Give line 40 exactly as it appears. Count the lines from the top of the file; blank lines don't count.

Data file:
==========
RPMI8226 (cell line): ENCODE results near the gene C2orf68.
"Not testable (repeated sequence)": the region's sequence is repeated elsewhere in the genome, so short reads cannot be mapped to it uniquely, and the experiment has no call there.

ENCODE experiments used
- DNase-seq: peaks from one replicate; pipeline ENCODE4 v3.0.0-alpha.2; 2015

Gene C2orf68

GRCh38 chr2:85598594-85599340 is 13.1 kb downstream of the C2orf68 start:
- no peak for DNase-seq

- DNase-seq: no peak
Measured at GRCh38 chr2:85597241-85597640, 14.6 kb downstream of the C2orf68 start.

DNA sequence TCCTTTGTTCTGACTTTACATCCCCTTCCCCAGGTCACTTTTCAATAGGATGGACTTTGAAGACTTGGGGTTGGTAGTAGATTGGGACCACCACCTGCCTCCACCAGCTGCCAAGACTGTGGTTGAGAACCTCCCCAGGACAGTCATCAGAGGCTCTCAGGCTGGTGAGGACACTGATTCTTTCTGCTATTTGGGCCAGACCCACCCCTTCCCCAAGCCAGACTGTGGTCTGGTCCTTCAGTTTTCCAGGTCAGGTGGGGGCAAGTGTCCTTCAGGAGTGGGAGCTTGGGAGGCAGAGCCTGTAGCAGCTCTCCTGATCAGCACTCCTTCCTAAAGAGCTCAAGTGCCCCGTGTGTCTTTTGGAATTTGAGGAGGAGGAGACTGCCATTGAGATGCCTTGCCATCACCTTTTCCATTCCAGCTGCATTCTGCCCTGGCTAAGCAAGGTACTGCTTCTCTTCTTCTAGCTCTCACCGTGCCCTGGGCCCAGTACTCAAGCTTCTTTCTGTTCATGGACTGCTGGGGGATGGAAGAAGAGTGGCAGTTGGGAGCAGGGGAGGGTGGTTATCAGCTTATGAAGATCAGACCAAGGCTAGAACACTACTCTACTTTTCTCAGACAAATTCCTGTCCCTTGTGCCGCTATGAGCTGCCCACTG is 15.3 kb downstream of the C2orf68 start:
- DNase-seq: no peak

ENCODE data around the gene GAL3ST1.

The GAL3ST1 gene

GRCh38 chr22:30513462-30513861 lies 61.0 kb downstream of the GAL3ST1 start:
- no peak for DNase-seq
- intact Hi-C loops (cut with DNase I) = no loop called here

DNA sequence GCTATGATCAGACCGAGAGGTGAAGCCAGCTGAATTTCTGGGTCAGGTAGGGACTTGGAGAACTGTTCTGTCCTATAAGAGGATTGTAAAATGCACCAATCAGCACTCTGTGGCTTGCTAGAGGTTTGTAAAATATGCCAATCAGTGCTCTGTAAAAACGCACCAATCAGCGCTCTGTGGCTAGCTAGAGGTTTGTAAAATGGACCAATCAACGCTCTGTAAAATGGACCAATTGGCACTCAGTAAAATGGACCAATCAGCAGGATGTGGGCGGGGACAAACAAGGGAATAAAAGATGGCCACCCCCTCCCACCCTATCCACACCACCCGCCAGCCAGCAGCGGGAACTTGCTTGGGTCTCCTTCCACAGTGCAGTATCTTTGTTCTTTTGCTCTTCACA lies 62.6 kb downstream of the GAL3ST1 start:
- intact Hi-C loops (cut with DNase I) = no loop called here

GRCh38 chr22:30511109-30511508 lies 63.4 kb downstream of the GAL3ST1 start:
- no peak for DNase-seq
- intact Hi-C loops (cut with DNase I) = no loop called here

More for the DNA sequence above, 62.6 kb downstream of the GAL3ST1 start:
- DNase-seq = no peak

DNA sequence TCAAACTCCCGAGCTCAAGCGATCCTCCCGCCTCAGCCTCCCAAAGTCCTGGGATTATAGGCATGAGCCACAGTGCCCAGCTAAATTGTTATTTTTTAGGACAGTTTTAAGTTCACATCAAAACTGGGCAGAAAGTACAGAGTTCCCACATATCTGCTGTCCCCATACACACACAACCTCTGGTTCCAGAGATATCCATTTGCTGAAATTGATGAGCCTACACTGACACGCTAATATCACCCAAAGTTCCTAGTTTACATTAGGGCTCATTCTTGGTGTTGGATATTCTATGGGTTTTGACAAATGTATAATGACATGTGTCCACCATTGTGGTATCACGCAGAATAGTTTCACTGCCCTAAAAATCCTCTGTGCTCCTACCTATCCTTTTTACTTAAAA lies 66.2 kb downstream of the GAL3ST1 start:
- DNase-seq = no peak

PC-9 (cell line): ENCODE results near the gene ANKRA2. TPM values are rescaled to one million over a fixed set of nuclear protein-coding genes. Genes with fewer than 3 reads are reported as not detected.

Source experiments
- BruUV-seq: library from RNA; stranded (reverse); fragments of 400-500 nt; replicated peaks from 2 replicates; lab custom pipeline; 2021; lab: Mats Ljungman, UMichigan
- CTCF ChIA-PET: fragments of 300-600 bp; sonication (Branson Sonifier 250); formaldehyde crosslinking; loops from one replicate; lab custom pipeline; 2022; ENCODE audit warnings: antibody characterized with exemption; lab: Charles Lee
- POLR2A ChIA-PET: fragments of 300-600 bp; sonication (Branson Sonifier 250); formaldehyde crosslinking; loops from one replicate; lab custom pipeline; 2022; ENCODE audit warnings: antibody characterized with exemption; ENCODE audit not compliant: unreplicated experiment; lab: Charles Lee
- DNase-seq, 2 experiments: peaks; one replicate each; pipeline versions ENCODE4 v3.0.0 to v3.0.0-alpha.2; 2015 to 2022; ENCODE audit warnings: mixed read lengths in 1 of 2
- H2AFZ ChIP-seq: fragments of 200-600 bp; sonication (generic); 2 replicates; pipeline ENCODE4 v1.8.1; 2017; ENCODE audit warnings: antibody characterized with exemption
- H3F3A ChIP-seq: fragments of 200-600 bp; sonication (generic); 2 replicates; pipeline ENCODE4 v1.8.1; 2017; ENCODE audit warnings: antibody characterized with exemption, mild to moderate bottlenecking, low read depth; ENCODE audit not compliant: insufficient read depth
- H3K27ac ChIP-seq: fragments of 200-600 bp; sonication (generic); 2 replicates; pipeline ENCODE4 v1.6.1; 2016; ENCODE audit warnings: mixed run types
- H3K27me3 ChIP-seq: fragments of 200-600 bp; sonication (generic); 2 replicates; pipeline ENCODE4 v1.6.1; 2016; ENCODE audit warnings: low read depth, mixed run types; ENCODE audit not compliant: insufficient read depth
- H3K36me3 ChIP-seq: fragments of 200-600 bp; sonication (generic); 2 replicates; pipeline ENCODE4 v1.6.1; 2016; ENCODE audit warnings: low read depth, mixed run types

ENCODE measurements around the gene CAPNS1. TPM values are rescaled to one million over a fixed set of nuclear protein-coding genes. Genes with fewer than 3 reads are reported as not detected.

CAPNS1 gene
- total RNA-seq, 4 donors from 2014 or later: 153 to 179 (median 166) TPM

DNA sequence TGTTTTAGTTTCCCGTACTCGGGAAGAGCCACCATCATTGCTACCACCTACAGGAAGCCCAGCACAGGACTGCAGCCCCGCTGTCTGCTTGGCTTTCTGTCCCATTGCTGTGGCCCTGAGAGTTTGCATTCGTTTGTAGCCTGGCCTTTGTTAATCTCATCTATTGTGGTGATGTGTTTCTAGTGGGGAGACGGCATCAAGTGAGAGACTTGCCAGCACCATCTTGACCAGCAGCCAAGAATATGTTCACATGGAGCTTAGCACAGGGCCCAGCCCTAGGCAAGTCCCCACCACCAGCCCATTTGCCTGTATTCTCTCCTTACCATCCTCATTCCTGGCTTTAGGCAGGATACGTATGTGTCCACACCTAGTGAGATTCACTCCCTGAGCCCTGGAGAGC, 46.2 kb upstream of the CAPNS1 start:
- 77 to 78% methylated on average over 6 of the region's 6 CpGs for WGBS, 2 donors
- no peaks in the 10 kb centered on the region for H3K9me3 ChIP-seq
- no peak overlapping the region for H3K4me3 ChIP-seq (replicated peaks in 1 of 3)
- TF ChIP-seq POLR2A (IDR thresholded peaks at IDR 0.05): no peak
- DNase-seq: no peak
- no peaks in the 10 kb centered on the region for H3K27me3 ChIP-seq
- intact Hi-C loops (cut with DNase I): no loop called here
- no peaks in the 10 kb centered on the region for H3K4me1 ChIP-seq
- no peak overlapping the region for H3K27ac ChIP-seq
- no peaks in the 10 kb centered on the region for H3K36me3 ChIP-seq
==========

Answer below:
DNA sequence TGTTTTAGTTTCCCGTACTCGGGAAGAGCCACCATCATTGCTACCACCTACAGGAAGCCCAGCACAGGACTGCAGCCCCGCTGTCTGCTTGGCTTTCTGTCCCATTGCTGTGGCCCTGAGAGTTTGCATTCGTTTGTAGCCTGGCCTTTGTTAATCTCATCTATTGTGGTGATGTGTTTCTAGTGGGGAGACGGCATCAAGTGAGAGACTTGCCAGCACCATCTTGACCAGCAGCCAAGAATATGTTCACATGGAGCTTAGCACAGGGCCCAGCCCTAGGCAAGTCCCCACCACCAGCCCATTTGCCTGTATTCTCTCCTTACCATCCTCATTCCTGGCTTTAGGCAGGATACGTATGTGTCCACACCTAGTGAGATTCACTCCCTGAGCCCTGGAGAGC, 46.2 kb upstream of the CAPNS1 start: